CHA News Article

Covered California QHP Payments Included in Report on Transitional Reinsurance, Permanent Risk Adjustment Transfers

The Centers for Medicare & Medicaid Services (CMS) has released the attached report on transitional reinsurance payments and permanent risk adjustment transfers for the 2014 benefit year, making publicly available certain summary and issuer-specific data. According to the report, health insurance companies within Covered California received more than $1.1 billion in reinsurance payments and more than $600 million in risk adjustment transfers.

The report shows that California had one of the lowest average risk liability scores in the country, reflecting that the state’s enrollees are among the nation’s healthiest. Covered California Chief Actuary John Bertko responded to the report by saying, “Covered California made a smart decision to require exchange plans to convert all of their existing products to plans that complied with the Affordable Care Act. Combined with a successful 2014 open enrollment, younger and healthier consumers were brought into the exchange early on.” For a summary of reinsurance and risk adjustment payments and transfers for plans participating in Covered California, visit http://news.coveredca.com/2015/07/the-affordable-care-act-is-protecting.html.

Background

The Affordable Care Act established a transitional reinsurance program and a permanent risk adjustment program, two of three of the premium stabilization programs, to provide payments to health insurance issuers that cover higher-cost and higher-risk populations and more evenly spread the financial risk. The reinsurance program, which started in the 2014 benefit year, is designed to provide issuers with greater payment stability, both for the marketplace and outside of the marketplace, as the insurance market reforms are implemented and the marketplaces facilitate increased enrollment. The reinsurance program will help reduce the uncertainty of insurance risk in the individual market by partially offsetting issuers’ claims associated with high-cost enrollees.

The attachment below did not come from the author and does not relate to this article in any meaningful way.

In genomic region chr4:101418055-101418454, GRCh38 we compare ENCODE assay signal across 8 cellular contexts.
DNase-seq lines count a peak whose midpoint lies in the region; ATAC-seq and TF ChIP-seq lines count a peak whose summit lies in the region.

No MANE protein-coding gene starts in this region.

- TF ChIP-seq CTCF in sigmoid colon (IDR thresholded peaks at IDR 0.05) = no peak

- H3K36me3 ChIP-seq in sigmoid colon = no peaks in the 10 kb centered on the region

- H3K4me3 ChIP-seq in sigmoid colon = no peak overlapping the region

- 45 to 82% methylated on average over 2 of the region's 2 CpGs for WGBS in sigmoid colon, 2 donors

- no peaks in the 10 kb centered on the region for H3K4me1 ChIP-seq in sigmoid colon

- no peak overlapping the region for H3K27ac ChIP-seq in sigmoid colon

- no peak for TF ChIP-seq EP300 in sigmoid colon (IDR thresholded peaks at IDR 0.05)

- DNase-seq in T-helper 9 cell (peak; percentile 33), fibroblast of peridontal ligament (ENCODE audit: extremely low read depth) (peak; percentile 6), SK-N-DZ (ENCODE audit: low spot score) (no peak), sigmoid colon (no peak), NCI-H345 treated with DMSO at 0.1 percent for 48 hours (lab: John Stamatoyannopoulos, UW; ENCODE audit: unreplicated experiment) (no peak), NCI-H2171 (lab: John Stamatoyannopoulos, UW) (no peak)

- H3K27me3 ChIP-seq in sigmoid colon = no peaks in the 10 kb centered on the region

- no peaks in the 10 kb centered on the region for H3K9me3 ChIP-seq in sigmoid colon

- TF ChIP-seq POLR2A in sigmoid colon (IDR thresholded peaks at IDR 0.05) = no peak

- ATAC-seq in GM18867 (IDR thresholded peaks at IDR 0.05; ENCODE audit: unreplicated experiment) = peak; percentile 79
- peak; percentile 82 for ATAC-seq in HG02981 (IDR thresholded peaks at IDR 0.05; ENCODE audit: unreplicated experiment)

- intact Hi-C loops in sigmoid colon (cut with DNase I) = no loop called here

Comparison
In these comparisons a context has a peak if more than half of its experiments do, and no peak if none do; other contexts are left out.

The risk adjustment program incentivizes issuers that attract high-risk enrollees (such as those with chronic conditions) to provide coverage with an appropriate level of benefits and services at an affordable premium. The risk adjustment methodology is based on the premise that premiums should reflect the differences in plan benefits, quality and efficiency – not the health status of the enrolled population. The methodology determines each plan’s risk adjustment transfer amount based on the actuarial risk of enrollees, the actuarial value of coverage, utilization and the cost of doing business in local rating areas, and the effect of different cost-sharing levels on utilization. This methodology, which the Department of Health and Human Services (HHS) applied in 49 states and the District of Columbia, transfers funds from plans with low-risk enrollees to plans with high-risk enrollees.

HHS has made a report available to each issuer of a reinsurance-eligible plan that includes the issuer’s total estimated reinsurance payment for the 2014 benefit year, calculated based on the reinsurance contributions HHS has already collected and the contributions that are scheduled to be collected by Nov.15. The report reflects a 100 percent coinsurance rate. HHS has also made a report available to each issuer of a risk adjustment covered plan that will include the issuer’s risk adjustment payment or charge.

Covered California is set to release its 2016 rates at the end of July, and open enrollment for 2016 coverage is scheduled to begin Nov. 1. In the meantime, special enrollment for those who experience a change in life circumstances continues year-round. Medi-Cal enrollment and Covered California for Small Business enrollment also continue year-round.

Commands